ROME — It is a view that gladiators would once have experienced as they prepared for mortal combat: staring into the banked crowds of the Colosseum, perhaps under the gaze of the mighty Roman emperor himself.
Nearly 2,000 years later, visitors to the Colosseum will again be able to stand in almost the same place and imagine the spectators’ roar, after the Italian Culture Ministry on Sunday announced the winning project in a competition to build a replacement floor for the landmark in Rome.
The chosen design features a lattice of specially treated wooden slats that can be rotated to allow air to circulate and to expose the beehive of subterranean corridors. It was created by a team led by Milan Ingegneria, an engineering consulting company, and is expected to cost about 15 million euros, or $18 million. The surface is expected to be in use by 2023.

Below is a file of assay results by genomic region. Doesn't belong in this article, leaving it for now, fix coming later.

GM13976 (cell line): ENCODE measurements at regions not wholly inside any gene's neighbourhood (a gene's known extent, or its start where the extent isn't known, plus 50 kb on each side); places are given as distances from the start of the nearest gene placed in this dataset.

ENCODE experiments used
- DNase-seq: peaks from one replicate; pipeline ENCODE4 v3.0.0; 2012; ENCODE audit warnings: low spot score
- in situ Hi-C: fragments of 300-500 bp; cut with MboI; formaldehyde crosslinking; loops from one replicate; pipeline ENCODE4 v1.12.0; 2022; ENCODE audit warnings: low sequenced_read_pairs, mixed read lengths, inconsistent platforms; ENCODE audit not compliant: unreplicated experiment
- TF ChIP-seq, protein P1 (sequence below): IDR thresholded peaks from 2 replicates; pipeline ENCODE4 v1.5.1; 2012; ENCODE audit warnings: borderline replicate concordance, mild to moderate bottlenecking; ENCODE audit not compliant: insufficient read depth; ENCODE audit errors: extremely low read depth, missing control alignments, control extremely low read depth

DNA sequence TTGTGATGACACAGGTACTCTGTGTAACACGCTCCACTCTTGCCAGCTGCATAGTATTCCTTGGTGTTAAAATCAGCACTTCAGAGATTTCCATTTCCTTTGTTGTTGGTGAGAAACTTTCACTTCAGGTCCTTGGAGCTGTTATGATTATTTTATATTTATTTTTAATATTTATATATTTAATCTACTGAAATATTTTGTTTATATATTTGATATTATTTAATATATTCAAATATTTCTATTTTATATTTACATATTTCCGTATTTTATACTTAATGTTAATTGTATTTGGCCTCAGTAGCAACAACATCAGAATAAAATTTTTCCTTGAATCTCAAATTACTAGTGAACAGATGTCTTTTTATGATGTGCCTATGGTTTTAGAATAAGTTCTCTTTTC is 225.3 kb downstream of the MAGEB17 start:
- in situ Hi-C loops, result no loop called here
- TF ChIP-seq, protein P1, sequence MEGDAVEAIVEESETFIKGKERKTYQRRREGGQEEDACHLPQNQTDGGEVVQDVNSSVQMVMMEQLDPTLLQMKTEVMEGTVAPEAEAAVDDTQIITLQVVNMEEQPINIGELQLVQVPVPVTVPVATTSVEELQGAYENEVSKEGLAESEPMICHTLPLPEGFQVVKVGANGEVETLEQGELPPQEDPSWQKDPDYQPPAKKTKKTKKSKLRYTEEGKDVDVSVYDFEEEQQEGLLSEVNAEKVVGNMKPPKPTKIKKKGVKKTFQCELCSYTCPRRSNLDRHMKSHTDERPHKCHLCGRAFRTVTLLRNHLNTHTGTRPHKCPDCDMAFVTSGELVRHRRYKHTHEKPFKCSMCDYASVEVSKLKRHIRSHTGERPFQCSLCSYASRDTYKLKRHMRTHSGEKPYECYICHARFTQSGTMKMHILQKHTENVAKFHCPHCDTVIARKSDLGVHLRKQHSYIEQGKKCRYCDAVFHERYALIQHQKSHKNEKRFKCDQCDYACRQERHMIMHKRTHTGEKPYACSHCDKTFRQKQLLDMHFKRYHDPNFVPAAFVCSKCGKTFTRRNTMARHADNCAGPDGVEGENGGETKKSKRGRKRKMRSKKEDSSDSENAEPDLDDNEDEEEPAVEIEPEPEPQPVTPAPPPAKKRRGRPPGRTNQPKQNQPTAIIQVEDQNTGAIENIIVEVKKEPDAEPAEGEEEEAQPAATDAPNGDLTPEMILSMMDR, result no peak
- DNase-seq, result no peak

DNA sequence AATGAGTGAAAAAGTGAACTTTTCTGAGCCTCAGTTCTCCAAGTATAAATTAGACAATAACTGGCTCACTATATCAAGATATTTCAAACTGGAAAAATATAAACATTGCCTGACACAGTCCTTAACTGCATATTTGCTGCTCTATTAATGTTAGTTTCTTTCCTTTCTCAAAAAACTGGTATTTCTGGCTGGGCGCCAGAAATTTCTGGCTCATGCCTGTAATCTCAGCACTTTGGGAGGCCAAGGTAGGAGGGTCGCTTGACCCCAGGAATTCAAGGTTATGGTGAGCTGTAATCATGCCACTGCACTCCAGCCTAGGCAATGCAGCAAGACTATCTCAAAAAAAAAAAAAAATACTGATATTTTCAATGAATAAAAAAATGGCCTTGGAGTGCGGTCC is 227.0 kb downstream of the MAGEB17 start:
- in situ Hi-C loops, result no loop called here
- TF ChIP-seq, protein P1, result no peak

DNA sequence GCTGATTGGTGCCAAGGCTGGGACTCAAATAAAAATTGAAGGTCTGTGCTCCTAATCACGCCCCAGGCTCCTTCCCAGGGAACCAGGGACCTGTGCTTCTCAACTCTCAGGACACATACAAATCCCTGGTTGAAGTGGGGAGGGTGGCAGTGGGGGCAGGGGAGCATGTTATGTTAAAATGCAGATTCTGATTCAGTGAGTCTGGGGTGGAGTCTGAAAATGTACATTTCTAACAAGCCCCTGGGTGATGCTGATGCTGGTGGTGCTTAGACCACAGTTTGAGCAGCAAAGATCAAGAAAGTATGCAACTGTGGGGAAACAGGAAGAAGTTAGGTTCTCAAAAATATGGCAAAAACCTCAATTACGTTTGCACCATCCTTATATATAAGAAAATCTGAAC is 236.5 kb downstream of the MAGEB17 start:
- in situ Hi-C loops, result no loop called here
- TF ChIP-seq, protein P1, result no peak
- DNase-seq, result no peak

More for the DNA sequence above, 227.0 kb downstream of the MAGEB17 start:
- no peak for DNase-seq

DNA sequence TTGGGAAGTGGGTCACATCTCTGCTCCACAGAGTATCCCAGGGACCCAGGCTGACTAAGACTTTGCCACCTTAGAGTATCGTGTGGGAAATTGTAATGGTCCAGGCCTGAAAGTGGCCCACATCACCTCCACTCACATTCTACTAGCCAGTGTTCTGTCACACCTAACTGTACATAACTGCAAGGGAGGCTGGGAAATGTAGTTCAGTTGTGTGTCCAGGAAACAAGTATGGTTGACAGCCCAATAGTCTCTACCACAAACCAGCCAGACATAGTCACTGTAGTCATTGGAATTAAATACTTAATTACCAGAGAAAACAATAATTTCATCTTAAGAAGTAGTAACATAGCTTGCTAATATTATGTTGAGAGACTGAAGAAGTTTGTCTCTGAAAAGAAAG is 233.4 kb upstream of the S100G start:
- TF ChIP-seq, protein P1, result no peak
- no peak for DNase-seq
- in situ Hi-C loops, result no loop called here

At the moment, most of the underground chambers are exposed to view, with only a small section of floor at one end. That section — about 650 square meters, or 7,000 square feet — was installed in 2000 and was used for the first time that year for a staging of “Oedipus Rex,” by Sophocles.
underground pulleys to raise the beasts to the arena floor. Those and other areas were buried until the late 19th century, when the hypogeum, or underground area, began to be excavated.
Mr. Franceschini noted that the floor of the arena had been intact at that time and referred to one photograph, from about 1870, that showed the hypogeum totally covered.